As you know, the upheaval in the workplace due to COVID has sparked bidding wars in some housing markets, so it is good that you are prepared to rent first. Nonetheless, given your desire to both buy a new home and stretch your funds, please take the time to plan your likely expenses, including health care before Medicare, and suggest an annual budget as well as a limit for your possible purchase of a house.

Be conservative; there are always unforeseen costs and the stock market may not cooperate with your dreams.

Taxes will be different in retirement as your sources of income are different and, of course, tax laws change. You can use this SmartAsset tax calculator to get an idea of ​​how it looks in different states; you can always consult a tax expert.

Here are three possibilities to get you started.

Tucson, Arizona

Tucson Arizona skyline cityscape framed by cactus and saguaro mountains

Getty Images / iStockphoto

For LBGTQ +, I turned to the Human Rights Campaign and its Municipal Equality Index. The HRC, a leading gay rights group, is examining factors such as whether the city has anti-discrimination laws for housing, a human rights commission, and an LGBTQ liaison officer in the city. mayor’s office, as well as whether it provides services or supports LGBTQ seniors.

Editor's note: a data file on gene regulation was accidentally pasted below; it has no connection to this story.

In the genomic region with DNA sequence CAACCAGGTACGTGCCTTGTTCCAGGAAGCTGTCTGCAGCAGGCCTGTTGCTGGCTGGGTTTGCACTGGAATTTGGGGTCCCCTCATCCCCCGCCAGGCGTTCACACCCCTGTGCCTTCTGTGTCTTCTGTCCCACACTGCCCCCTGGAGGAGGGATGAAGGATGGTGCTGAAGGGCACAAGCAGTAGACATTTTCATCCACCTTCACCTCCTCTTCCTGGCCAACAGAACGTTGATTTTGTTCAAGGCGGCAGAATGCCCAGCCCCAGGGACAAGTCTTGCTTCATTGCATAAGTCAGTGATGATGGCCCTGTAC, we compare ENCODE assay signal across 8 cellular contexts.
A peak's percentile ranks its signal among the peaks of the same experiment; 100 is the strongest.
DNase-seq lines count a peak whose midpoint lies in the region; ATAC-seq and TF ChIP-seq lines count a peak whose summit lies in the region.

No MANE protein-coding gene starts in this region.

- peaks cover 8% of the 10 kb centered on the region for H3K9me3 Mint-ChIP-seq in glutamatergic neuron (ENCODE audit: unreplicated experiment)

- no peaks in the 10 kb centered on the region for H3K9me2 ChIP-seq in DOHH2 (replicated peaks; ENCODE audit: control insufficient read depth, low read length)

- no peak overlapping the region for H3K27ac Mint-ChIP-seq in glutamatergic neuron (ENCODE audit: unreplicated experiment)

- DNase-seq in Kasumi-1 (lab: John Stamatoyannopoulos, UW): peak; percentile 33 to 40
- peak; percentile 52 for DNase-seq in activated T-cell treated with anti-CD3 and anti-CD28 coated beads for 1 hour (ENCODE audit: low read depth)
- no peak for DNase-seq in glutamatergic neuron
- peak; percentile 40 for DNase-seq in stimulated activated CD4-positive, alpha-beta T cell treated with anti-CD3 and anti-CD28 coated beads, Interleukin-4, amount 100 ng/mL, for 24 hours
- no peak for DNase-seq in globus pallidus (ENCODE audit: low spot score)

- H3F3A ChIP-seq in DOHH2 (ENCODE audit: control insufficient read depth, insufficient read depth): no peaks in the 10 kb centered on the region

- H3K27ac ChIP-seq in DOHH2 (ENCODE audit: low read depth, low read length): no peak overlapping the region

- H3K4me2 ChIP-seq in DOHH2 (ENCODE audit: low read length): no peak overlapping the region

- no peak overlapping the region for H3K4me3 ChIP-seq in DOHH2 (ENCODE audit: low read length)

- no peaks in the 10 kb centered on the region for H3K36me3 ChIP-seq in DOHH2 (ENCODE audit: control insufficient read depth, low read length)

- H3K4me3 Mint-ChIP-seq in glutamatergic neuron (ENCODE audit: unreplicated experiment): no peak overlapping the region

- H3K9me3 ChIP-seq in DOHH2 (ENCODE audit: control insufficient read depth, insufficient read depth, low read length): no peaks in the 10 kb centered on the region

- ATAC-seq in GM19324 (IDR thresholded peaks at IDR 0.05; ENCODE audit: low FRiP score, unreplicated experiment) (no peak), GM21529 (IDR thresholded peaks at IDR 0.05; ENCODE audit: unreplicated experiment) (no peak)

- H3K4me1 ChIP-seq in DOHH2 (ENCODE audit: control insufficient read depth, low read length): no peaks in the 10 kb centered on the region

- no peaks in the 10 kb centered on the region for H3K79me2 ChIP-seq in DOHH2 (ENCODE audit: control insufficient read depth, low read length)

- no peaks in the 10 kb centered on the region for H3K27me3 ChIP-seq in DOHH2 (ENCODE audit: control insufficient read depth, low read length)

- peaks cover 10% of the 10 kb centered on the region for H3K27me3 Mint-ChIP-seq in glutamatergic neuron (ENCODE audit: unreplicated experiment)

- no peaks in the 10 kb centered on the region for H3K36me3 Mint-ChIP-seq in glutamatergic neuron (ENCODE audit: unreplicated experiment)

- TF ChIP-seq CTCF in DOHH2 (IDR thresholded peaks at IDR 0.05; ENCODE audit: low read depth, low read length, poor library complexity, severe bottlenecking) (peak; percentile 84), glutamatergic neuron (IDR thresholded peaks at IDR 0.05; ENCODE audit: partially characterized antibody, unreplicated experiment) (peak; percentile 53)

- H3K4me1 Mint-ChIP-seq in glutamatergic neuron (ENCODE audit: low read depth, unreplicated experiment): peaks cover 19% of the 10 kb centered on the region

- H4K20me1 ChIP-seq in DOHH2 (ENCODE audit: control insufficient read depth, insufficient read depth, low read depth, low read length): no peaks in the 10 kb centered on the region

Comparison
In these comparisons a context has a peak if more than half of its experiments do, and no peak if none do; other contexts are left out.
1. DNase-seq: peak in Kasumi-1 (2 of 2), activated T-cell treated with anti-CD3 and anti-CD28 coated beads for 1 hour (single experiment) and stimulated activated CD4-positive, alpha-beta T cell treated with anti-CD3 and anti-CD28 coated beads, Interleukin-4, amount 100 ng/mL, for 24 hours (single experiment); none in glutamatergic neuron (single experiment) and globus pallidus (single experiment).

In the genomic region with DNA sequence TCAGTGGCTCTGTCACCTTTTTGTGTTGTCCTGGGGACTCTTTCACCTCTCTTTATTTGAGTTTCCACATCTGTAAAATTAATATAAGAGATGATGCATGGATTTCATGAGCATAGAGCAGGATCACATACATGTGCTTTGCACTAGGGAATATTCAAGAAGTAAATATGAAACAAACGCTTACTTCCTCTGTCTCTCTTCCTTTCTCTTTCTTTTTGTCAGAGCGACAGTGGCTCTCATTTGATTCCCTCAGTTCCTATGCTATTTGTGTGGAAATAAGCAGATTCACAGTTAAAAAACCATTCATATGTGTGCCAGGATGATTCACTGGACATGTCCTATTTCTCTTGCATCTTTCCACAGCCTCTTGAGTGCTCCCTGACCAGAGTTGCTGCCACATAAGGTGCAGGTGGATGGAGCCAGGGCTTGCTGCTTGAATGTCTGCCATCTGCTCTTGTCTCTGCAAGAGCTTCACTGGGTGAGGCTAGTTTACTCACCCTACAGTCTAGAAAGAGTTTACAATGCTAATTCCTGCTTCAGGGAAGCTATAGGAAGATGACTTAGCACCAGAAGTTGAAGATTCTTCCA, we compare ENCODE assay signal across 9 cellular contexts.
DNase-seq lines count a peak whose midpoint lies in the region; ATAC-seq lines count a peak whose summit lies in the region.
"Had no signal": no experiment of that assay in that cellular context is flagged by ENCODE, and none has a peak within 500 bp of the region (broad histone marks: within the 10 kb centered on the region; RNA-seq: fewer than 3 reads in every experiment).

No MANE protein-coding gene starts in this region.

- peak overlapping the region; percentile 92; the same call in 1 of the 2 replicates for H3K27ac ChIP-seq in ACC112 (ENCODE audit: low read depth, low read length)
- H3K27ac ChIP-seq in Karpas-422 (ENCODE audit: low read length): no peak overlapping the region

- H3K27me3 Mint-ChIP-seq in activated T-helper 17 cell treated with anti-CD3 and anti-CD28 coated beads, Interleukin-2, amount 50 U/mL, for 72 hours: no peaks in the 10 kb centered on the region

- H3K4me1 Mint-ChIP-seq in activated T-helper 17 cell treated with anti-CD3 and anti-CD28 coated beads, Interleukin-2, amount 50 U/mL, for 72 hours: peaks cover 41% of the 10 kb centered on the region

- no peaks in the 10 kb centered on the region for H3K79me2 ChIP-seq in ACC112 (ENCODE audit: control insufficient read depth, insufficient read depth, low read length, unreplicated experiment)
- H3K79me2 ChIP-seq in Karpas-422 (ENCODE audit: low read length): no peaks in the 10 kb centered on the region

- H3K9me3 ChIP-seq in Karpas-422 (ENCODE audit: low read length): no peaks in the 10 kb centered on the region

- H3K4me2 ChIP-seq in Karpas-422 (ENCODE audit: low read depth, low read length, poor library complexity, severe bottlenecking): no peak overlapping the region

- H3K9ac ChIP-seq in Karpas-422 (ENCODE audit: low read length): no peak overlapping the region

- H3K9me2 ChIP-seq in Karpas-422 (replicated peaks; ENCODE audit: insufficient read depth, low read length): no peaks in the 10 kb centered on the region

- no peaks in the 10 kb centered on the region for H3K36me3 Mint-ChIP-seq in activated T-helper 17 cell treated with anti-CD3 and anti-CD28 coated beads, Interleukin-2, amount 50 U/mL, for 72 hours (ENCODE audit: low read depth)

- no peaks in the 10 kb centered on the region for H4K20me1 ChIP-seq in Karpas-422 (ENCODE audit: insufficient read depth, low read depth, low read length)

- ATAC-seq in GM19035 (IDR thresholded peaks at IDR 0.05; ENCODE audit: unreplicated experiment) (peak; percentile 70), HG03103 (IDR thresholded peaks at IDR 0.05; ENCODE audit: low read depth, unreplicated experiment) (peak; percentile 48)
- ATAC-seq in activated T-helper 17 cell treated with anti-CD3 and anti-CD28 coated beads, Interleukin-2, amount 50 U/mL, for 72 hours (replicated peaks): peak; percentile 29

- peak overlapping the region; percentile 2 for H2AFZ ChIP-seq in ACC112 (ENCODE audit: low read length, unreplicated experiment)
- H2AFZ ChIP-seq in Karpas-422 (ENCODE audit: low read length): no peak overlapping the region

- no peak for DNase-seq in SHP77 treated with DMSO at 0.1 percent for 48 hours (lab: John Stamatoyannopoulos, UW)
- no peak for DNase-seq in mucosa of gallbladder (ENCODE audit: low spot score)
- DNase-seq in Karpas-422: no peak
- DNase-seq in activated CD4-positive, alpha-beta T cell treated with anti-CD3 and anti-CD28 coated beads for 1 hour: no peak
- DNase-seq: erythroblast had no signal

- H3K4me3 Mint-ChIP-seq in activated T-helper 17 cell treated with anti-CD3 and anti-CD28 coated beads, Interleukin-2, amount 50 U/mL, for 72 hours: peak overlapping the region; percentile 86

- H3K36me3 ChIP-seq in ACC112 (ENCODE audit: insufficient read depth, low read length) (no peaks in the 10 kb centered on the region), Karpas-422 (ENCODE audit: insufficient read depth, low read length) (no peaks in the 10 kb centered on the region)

Tucson is one of three Arizona cities with a perfect score (Phoenix and Tempe also got 100). Tucson, home to the University of Arizona, is slightly cooler and cheaper than Phoenix. It’s also much smaller: around 540,000 people (and just over one million in Pima County) compared to the 1.65 million people in Phoenix (and nearly 4.5 million in the county. of Maricopa).

Finally, it also got a high rating when I turned to MarketWatch’s “Where Should I Retire” tool.

You can read more about Tucson and its cultural attributes here.

While Tucson has some of the state’s best hospitals, according to US News & World Report rankings, there are more in the Phoenix area, including a Mayo Clinic, about a two-hour drive away.

A tradeoff if you are moving southwest is that even though the humidity is low, it is still warm. Average July highs in Tucson are 100 degrees and it looks like it’s getting hotter. In addition, there is a risk of water shortage in the years to come.